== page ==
World update: October 19 2017

Happy Diwali to those who are celebrating! I confess to knowing little about Hinduism and even less about Diwali, so if somebody wants to educate the rest of the class in the comments please feel free.

(As an aside, though there’s usually not much activity in the comments around here, be aware that I have them set to go through moderation. So if you try to leave a comment and it doesn’t show up right away, don’t worry. I get to them pretty quickly and as long as they’re not offensive or abusive they get approved.)



What had already been a terrible week in Afghanistan got worse overnight, when another series of Taliban strikes killed at least 58 people, mostly police and Afghan military personnel. In the deadliest incident a double car bombing (which seems to be the Taliban’s new favorite tactic) was used against an army camp in Kandahar province, killing at least 43 of the 60 soldiers stationed there.


Omar Khalid Khorasani, the leader of the Pakistani Taliban breakaway group Jamaat-ul-Ahrar, was killed on Wednesday in a probable US drone strike in, uh, Afghanistan. Maybe Pakistan is on to something with that border fence idea.

Former Pakistani Prime Minister Nawaz Sharif, along with his daughter and would-be successor Maryam and her husband Muhammad Safdar, was indicted on Thursday over the same Panama Papers-linked corruption charges that got him removed from office in July. Sharif was not present for the indictment because he’s in the UK, though he is expected to return for the trial. The indictment could do serious damage to his Pakistan Muslim League-Nawaz party’s electoral fortunes.


Last night it was being reported that new Marawi terrorist boss–excuse me, “Islamic State Emir of Southeast Asia”–Mahmud Ahmad had been killed in fighting in Marawi. And that’s still being reported, but Philippine President Rodrigo Duterte later announced that Ahmad had been “taken” and nobody seems to know what he means by that. So it’s possible this guy is still alive and in Philippine custody, or maybe/probably the original story was right and he’s no longer among us. Ahmad’s death (capture, whatever) could be a major blow to ISIS’s budding operations in the region–he was apparently one of their main financiers.


Ankit Panda suspects, based in part on a speech Rex Tillerson delivered on Wednesday, that the Trump administration is cooking up a plan to directly challenge China’s One Belt One Road initiative for Asian hegemony:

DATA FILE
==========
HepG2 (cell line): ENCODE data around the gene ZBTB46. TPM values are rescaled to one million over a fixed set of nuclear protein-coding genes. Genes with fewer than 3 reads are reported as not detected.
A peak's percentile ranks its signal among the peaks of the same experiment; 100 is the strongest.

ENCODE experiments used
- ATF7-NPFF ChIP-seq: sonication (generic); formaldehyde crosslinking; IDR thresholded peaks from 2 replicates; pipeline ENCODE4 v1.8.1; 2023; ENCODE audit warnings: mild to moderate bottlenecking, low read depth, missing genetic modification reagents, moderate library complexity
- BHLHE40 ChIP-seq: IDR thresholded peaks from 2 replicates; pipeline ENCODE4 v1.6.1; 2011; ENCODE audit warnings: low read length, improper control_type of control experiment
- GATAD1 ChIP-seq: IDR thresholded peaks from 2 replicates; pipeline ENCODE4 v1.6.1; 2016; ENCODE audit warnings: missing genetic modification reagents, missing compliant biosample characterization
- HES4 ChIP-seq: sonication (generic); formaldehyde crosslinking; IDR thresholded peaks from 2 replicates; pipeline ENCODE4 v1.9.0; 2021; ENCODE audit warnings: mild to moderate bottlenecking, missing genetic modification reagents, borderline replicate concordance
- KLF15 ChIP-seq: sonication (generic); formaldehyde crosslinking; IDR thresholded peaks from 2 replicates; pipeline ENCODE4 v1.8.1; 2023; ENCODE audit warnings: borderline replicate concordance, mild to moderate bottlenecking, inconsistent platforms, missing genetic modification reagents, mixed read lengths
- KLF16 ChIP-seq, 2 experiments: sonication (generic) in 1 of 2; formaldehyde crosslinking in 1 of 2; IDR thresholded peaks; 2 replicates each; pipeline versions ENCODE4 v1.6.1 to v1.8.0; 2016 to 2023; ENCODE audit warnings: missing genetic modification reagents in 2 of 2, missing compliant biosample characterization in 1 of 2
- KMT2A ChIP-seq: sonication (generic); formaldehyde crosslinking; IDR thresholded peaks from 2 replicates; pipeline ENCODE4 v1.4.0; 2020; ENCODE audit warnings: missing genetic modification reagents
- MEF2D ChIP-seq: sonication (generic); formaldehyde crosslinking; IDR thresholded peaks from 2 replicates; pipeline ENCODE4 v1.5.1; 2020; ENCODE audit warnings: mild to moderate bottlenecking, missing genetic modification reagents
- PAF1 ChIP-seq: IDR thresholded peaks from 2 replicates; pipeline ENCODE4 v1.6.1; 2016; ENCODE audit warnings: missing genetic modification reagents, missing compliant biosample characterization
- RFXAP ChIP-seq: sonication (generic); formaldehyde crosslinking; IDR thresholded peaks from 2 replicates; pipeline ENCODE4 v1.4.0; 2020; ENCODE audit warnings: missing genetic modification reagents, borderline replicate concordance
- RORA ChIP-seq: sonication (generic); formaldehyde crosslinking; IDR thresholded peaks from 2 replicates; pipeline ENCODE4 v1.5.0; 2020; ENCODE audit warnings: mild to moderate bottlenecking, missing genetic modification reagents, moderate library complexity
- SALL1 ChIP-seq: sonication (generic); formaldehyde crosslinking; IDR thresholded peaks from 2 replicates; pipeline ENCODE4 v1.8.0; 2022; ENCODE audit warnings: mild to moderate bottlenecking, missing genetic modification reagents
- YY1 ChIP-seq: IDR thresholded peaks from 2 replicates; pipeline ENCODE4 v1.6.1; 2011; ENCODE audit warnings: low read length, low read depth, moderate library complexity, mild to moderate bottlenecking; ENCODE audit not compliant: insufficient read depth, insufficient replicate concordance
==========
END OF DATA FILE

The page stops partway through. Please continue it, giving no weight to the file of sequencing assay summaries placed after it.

If Tillerson’s speech can be taken as a teaser of what Trump may say at Da Nang, it is likely that the United States will soon speak of the Belt and Road Initiative in openly adversarial terms. Tillerson noted, for example, during the question-and-answer component of the event, that the United States thinks it is “important that we begin to develop some means of countering that with alternative financing measures, financing structures.” He implied that India, which made its opposition to China’s initiative well known in May with a terse statement, would have an important role to play in this endeavor.


In his prepared remarks, Tillerson also noted that “many Indo-Pacific nations have limited alternatives when it comes to infrastructure investment programs and financing schemes, which often fail to promote jobs or prosperity for the people they claim to help.” His prescription for this limitation was that it was time to “expand transparent, high-standard regional lending mechanisms – tools that will actually help nations instead of saddle them with mounting debt.”


It’s unclear how specifically the United States will go about doing this, but it seems increasingly likely that Washington will list like-minded Asian states — including India, Japan, and possibly Australia — to assist in this endeavor. While the explicitly adversarial intent to “counter” the Belt and Road Initiative is new, a lot of what Tillerson mentions borrows heavily from the Obama administration’s own vision for Asia.



While she’s got a bit more work to do to iron out the details of her governing coalition, New Zealand has a government, and a prime minister: Labour Party leader Jacinda Ardern.

That’s her (Wikimedia | Wiremu Stadtwald Demchick)

Ending almost a month of speculation, New Zealand First party leader Winston Peters announced Thursday evening that he’d be joining Labour in a minority government (with support from the Greens). This is the first left of center government New Zealand has had in a decade and Ardern is the country’s youngest prime minister since Edward Stafford took office in 1856, assuming Wikipedia isn’t lying to me. You can fit everything I know about New Zealand politics into…well, into this actual paragraph, as it turns out, so here too if anybody has more to add the comments section is open.



There’s a bit of a feud brewing in the US Congress over Western Sahara, of all things. The Senate foreign relations appropriations bill includes language that would require the Trump administration to consult with the United Nations before disbursing humanitarian aid money intended for the territory, which is claimed by Morocco despite a substantial independence movement. In other words, the administration would be required not to consult with the Moroccan government on distributing aid intended for a region Morocco considers its territory, to avoid legitimizing Morocco’s disputed claim. But there’s a group in the House, led by Mario Diaz-Balart (R-FL), that wants to make the money available to Morocco, thereby legitimizing its claim. This seems like a strange cause for–oh, hi, Lincoln Diaz-Balart, brother of Mario Diaz-Balart, former congressman in your own right, and Moroccan lobbyist. Nice to see you.